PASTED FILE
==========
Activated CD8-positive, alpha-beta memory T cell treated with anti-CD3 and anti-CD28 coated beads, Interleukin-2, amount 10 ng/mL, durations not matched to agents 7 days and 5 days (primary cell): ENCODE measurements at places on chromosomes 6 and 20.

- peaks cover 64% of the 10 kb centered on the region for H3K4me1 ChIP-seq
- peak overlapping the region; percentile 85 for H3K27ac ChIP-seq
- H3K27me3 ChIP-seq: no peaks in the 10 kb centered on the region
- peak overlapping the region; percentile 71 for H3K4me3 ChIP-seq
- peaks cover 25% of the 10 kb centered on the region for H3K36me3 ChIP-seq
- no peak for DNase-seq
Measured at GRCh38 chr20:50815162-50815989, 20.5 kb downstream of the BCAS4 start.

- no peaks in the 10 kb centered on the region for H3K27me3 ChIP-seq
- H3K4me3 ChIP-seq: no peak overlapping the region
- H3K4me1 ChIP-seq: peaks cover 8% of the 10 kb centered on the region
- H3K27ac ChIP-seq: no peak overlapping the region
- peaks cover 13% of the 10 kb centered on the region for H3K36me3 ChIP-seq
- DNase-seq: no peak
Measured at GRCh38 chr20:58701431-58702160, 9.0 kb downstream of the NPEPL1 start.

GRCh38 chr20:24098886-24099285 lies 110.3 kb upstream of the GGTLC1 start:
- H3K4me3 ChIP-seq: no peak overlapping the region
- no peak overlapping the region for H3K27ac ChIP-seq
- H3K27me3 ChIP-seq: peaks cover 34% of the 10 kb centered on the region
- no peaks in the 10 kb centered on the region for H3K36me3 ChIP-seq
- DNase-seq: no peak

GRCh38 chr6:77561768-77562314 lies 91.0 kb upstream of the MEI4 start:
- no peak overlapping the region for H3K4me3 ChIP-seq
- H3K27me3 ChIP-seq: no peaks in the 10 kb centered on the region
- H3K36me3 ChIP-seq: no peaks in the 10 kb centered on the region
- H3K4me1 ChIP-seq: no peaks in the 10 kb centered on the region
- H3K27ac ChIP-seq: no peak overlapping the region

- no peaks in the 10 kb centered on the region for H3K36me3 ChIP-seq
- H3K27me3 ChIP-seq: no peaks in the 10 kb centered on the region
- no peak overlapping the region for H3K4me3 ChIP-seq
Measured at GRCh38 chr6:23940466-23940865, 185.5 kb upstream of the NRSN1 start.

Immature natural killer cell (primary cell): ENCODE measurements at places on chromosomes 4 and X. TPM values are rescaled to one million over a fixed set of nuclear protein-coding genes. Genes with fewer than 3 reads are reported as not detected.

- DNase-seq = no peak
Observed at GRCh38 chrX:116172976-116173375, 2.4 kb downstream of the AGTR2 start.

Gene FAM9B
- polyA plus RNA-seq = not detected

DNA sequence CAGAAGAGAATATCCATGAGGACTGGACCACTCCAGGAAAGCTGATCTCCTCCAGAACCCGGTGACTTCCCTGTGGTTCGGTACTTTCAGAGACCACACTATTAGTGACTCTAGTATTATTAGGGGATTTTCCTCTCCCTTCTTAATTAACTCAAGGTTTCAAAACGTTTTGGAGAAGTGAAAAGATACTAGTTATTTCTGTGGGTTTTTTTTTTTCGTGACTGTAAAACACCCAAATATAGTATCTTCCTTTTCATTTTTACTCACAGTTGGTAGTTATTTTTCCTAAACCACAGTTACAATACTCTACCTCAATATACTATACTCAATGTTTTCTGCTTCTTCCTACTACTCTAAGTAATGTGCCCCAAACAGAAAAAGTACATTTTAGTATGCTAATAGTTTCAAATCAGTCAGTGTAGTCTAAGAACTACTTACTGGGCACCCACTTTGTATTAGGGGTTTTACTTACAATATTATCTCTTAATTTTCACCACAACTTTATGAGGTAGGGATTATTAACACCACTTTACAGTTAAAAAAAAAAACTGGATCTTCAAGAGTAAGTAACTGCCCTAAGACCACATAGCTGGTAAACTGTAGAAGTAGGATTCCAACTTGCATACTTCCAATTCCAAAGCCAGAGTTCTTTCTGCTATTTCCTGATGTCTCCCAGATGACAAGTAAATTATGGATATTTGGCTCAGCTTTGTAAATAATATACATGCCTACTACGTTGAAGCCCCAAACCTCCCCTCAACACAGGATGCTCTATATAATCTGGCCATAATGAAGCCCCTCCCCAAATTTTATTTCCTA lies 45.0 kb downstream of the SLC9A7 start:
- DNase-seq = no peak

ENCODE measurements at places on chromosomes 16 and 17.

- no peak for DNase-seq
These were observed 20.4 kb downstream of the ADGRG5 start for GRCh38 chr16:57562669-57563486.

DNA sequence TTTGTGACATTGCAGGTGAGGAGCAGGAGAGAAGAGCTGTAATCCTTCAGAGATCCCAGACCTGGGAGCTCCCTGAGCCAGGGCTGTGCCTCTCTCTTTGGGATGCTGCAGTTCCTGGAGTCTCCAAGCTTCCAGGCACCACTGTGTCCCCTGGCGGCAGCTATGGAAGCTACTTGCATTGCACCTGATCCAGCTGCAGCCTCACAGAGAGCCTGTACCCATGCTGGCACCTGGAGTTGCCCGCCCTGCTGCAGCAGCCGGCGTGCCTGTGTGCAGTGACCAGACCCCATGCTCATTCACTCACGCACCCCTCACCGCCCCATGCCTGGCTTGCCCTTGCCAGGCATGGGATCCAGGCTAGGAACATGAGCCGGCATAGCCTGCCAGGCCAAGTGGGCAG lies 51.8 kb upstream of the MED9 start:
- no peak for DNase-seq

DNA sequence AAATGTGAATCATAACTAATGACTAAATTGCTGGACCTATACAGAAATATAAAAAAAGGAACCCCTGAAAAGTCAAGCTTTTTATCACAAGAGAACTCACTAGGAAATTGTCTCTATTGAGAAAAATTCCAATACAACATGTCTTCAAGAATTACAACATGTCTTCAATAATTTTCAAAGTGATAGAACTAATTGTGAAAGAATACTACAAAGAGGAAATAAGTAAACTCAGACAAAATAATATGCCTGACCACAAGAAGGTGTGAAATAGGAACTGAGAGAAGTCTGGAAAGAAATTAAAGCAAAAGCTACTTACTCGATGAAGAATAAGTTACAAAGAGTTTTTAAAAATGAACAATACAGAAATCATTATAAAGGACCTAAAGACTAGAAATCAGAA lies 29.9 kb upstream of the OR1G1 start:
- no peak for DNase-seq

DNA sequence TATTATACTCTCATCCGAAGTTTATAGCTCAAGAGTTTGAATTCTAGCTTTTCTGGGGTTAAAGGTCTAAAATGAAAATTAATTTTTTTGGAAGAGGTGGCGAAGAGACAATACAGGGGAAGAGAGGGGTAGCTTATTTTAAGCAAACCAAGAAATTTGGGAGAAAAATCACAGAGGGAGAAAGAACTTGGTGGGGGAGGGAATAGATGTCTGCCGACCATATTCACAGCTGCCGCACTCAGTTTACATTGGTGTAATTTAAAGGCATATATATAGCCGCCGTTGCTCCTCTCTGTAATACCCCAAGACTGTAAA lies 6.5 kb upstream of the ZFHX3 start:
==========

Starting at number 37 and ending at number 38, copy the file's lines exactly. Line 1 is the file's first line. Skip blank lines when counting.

DNA sequence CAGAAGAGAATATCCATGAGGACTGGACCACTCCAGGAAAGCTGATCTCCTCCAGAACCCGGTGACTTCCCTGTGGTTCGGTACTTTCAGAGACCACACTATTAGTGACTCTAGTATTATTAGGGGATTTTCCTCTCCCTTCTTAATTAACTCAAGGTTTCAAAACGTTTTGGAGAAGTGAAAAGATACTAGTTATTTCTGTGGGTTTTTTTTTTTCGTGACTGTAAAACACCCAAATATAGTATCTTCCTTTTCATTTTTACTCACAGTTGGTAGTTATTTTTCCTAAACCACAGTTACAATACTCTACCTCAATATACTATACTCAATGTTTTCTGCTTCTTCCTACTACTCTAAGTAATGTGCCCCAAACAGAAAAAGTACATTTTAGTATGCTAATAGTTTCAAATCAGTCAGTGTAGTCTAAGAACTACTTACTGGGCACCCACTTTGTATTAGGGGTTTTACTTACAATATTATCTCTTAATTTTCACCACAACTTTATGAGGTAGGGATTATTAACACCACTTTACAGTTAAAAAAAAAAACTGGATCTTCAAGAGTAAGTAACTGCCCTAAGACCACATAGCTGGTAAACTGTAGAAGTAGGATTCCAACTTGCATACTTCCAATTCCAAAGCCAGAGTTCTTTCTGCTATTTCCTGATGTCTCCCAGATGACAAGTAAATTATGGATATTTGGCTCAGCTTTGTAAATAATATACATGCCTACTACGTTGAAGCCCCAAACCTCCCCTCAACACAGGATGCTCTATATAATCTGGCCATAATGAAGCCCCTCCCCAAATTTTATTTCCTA lies 45.0 kb downstream of the SLC9A7 start:
- DNase-seq = no peak